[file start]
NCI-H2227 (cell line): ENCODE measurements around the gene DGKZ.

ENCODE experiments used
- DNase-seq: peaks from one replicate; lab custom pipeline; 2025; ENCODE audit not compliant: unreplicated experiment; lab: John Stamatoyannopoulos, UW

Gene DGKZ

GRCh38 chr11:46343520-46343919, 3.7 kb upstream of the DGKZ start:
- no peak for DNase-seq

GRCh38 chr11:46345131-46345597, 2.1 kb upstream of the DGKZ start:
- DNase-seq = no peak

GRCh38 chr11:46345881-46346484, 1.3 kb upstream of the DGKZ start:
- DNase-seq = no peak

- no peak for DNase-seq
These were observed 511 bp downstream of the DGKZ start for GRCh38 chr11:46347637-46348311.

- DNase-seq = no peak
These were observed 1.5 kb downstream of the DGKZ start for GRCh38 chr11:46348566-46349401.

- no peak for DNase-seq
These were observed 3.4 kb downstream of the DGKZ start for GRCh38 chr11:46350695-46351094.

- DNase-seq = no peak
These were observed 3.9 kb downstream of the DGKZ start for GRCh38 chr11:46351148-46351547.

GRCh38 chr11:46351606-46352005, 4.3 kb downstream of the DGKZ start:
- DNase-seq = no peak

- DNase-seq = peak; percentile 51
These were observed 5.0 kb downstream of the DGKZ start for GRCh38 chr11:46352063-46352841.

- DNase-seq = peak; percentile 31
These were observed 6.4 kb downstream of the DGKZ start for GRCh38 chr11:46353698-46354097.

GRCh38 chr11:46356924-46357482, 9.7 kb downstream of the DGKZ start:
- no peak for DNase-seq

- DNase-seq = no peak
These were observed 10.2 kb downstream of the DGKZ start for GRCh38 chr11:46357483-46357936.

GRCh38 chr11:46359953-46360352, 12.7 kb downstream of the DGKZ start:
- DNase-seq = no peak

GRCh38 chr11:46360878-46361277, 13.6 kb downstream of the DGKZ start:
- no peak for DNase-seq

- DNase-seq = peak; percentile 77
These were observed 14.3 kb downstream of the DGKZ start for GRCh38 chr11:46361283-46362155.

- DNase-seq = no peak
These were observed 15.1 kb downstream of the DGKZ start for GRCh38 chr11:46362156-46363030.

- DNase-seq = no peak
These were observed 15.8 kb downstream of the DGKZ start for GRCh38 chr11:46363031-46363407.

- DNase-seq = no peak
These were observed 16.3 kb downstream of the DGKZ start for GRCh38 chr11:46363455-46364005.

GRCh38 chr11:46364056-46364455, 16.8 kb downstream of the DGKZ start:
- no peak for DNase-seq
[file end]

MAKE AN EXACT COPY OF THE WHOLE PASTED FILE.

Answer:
NCI-H2227 (cell line): ENCODE measurements around the gene DGKZ.

ENCODE experiments used
- DNase-seq: peaks from one replicate; lab custom pipeline; 2025; ENCODE audit not compliant: unreplicated experiment; lab: John Stamatoyannopoulos, UW

Gene DGKZ

GRCh38 chr11:46343520-46343919, 3.7 kb upstream of the DGKZ start:
- no peak for DNase-seq

GRCh38 chr11:46345131-46345597, 2.1 kb upstream of the DGKZ start:
- DNase-seq = no peak

GRCh38 chr11:46345881-46346484, 1.3 kb upstream of the DGKZ start:
- DNase-seq = no peak

- no peak for DNase-seq
These were observed 511 bp downstream of the DGKZ start for GRCh38 chr11:46347637-46348311.

- DNase-seq = no peak
These were observed 1.5 kb downstream of the DGKZ start for GRCh38 chr11:46348566-46349401.

- no peak for DNase-seq
These were observed 3.4 kb downstream of the DGKZ start for GRCh38 chr11:46350695-46351094.

- DNase-seq = no peak
These were observed 3.9 kb downstream of the DGKZ start for GRCh38 chr11:46351148-46351547.

GRCh38 chr11:46351606-46352005, 4.3 kb downstream of the DGKZ start:
- DNase-seq = no peak

- DNase-seq = peak; percentile 51
These were observed 5.0 kb downstream of the DGKZ start for GRCh38 chr11:46352063-46352841.

- DNase-seq = peak; percentile 31
These were observed 6.4 kb downstream of the DGKZ start for GRCh38 chr11:46353698-46354097.

GRCh38 chr11:46356924-46357482, 9.7 kb downstream of the DGKZ start:
- no peak for DNase-seq

- DNase-seq = no peak
These were observed 10.2 kb downstream of the DGKZ start for GRCh38 chr11:46357483-46357936.

GRCh38 chr11:46359953-46360352, 12.7 kb downstream of the DGKZ start:
- DNase-seq = no peak

GRCh38 chr11:46360878-46361277, 13.6 kb downstream of the DGKZ start:
- no peak for DNase-seq

- DNase-seq = peak; percentile 77
These were observed 14.3 kb downstream of the DGKZ start for GRCh38 chr11:46361283-46362155.

- DNase-seq = no peak
These were observed 15.1 kb downstream of the DGKZ start for GRCh38 chr11:46362156-46363030.

- DNase-seq = no peak
These were observed 15.8 kb downstream of the DGKZ start for GRCh38 chr11:46363031-46363407.

- DNase-seq = no peak
These were observed 16.3 kb downstream of the DGKZ start for GRCh38 chr11:46363455-46364005.

GRCh38 chr11:46364056-46364455, 16.8 kb downstream of the DGKZ start:
- no peak for DNase-seq